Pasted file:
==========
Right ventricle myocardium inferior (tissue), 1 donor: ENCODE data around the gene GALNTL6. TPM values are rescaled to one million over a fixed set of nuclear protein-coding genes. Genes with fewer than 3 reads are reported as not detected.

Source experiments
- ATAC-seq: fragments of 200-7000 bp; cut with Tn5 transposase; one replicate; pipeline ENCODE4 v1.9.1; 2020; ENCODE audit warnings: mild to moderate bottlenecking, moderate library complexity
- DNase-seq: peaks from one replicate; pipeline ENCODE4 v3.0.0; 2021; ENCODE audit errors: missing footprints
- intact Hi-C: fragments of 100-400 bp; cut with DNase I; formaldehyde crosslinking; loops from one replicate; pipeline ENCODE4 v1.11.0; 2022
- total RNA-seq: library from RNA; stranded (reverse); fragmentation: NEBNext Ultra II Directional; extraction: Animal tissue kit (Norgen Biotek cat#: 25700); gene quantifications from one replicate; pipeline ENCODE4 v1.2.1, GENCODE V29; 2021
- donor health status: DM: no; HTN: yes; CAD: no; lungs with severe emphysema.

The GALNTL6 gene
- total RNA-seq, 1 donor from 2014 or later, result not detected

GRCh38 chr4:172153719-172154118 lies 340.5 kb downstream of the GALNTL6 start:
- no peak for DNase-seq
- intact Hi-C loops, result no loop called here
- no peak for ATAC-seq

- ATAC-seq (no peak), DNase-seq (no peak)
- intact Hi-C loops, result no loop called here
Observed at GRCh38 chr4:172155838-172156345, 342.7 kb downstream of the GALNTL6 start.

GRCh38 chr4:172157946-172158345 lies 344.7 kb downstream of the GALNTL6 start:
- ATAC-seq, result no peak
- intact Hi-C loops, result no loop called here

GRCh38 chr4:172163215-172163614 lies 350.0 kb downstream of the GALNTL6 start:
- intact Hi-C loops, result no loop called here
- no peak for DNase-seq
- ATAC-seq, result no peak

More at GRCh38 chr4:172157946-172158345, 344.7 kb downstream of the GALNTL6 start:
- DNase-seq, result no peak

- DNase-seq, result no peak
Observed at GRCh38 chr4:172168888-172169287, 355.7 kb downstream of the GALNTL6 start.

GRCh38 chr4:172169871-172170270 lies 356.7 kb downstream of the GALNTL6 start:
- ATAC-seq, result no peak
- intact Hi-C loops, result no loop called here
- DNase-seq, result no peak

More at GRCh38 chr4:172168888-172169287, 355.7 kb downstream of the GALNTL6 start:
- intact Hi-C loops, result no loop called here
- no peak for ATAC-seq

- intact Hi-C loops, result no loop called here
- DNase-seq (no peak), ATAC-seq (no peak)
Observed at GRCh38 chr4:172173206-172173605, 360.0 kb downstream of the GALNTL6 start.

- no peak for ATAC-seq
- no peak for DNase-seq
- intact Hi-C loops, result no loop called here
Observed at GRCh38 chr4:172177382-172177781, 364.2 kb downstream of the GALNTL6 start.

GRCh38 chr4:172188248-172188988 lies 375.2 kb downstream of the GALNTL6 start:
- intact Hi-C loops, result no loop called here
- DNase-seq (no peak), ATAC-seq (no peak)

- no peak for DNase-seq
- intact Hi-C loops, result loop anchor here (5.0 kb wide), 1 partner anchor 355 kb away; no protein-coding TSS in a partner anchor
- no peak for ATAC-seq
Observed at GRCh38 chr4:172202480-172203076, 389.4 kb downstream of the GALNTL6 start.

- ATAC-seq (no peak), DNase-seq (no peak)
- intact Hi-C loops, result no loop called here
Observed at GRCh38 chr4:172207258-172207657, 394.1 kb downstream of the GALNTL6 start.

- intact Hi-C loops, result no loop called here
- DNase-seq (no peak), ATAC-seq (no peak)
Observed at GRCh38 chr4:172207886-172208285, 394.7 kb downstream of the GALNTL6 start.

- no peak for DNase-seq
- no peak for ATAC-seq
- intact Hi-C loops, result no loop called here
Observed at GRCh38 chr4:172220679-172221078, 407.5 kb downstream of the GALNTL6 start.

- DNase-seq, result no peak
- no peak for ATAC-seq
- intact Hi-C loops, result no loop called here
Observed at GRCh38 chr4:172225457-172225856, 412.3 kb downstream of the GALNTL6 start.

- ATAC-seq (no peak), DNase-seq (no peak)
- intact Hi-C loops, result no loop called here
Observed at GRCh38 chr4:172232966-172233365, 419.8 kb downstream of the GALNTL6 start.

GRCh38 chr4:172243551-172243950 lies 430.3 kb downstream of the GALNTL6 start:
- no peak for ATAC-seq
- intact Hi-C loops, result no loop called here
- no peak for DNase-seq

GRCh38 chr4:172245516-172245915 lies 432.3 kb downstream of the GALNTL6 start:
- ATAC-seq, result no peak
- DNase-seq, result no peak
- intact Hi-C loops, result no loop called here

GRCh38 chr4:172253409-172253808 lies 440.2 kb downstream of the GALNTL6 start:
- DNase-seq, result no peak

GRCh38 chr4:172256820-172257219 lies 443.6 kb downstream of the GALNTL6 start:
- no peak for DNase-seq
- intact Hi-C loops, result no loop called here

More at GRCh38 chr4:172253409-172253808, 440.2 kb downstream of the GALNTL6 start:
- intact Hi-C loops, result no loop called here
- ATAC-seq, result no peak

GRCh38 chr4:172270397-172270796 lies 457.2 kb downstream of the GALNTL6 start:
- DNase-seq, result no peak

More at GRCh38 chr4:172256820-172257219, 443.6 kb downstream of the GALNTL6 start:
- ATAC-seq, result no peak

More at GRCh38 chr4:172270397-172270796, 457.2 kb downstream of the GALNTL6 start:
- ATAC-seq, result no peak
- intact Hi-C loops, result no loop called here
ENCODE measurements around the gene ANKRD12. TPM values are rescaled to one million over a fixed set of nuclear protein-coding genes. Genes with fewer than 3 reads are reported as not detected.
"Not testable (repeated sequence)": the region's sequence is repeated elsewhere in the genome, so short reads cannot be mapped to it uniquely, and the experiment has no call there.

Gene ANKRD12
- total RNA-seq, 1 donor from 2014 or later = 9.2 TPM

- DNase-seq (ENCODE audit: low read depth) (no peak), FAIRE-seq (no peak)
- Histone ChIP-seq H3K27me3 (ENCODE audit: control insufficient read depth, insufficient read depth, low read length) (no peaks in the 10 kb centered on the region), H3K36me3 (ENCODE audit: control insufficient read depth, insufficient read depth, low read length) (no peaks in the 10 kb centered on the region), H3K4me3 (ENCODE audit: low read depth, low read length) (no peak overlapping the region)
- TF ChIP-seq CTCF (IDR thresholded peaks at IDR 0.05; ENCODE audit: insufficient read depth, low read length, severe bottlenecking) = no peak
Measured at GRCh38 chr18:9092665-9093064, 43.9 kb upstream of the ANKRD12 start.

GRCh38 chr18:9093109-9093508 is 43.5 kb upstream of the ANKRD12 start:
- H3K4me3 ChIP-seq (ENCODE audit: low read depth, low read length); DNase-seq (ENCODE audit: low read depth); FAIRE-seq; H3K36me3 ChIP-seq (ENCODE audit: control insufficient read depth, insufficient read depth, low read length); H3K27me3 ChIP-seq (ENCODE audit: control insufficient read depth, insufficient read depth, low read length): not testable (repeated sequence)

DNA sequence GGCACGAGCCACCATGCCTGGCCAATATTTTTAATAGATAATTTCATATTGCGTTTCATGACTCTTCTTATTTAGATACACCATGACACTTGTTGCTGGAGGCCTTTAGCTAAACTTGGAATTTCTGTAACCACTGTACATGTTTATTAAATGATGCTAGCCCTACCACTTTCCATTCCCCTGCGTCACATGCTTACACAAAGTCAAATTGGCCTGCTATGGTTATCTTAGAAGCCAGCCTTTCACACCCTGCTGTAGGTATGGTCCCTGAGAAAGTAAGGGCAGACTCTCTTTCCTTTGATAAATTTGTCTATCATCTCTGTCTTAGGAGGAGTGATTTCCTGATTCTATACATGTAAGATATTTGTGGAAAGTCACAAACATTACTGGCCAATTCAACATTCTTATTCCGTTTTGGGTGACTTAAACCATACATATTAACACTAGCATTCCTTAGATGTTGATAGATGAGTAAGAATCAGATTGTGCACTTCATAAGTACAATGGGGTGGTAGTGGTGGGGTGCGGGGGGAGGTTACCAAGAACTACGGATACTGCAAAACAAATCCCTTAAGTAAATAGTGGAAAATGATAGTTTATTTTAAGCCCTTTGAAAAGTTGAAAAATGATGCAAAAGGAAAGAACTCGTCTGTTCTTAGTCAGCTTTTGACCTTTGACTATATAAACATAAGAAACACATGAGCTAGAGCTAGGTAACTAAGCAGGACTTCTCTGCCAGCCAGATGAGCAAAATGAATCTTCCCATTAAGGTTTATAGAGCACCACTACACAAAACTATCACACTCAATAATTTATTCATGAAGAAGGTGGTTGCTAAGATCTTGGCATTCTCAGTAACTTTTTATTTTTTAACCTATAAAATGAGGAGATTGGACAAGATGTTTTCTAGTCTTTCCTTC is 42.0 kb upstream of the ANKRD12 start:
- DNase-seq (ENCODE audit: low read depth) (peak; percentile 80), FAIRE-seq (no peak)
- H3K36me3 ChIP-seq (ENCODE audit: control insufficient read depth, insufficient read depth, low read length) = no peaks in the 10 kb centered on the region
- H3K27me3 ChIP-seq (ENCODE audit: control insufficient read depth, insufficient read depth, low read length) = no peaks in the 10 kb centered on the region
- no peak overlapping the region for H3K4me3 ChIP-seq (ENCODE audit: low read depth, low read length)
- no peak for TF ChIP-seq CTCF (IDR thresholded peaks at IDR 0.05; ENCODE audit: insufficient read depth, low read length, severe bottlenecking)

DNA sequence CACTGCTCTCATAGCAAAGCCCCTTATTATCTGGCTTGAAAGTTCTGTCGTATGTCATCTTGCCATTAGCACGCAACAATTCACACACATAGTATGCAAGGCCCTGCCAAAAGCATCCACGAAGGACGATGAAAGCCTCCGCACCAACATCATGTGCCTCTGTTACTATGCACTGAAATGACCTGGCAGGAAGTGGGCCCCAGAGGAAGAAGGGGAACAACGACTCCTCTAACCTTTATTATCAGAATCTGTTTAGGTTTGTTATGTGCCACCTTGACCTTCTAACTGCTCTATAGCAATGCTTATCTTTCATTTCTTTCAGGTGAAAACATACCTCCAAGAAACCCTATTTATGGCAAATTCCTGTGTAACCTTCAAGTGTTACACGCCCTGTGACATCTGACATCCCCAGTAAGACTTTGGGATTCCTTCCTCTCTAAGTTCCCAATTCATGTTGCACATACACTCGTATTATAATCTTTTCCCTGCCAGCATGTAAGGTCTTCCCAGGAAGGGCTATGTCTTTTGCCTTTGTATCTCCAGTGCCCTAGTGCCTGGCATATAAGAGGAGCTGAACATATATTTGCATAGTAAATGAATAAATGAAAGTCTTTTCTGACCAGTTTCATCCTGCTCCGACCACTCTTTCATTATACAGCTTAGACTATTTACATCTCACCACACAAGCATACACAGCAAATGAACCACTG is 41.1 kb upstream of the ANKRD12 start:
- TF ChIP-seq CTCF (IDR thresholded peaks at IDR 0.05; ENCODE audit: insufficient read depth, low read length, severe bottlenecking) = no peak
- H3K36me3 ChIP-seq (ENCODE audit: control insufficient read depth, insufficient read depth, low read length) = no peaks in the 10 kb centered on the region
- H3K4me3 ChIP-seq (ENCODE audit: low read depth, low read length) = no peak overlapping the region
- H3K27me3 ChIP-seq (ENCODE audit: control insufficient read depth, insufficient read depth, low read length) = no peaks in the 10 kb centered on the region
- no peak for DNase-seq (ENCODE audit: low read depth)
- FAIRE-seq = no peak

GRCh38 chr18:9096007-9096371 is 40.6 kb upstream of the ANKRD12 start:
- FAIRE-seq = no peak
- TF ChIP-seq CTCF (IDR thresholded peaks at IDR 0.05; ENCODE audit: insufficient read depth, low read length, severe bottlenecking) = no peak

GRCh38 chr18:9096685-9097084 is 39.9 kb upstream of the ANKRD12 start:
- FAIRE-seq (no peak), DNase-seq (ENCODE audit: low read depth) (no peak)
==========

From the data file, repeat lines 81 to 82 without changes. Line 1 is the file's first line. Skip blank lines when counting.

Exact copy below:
- ATAC-seq, result no peak

GRCh38 chr4:172270397-172270796 lies 457.2 kb downstream of the GALNTL6 start: